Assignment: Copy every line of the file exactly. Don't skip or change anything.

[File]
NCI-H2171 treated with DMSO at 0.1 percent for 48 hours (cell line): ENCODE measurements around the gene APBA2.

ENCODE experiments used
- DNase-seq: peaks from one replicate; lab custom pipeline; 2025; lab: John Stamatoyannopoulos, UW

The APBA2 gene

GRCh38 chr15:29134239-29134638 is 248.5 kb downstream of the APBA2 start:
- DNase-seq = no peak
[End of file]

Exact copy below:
NCI-H2171 treated with DMSO at 0.1 percent for 48 hours (cell line): ENCODE measurements around the gene APBA2.

ENCODE experiments used
- DNase-seq: peaks from one replicate; lab custom pipeline; 2025; lab: John Stamatoyannopoulos, UW

The APBA2 gene

GRCh38 chr15:29134239-29134638 is 248.5 kb downstream of the APBA2 start:
- DNase-seq = no peak